Purposes of school music include promoting individual musical independence and enabling students to enjoy music, alone and with others, throughout life. Whether the reference is a general music class (music appreciation, etc.) or a performance-based class (band, choir, etc.), these are generally agreed upon purposes in the current education climate (Kindall-Smith, 2010; CDE, 2001; CNAEA, 1994). This distinguishes music activities from musical experiences. Activities may provide motivation or contribute toward positive habits, and they are the recognized outcomes of the time spent in the music class – singing a Japanese folk song that correlates to a social studies unit; band students marching in a hometown parade; orchestra playing at high school graduation. The music experiences, however, are strictly based on the actions of performing, creating, moving to, or listening to music with objectives, strategies, and evaluations (Kindall-Smith, 2010).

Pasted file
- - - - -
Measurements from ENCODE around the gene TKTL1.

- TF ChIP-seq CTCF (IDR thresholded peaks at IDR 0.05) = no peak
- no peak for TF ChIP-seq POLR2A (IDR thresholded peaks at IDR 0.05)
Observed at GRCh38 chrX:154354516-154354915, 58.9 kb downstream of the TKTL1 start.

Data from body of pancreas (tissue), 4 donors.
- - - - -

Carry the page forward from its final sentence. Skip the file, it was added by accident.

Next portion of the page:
California Department of Education. Content Standards: Visual and performing arts, music. Retrieved from http://www.cde.ca.gov/be/st/ss/mumain.asp April 11, 2011.
Consortium of National Arts Education Associations [CNAEA]. (1994). What every young American should know and be able to do in the arts. Reston, VA: Music Educators National Conference.
Kindall-Smith, M. (2010). Is there musical meaning in the musical? Music Educators Journal, 96 (3), pp. 35-38.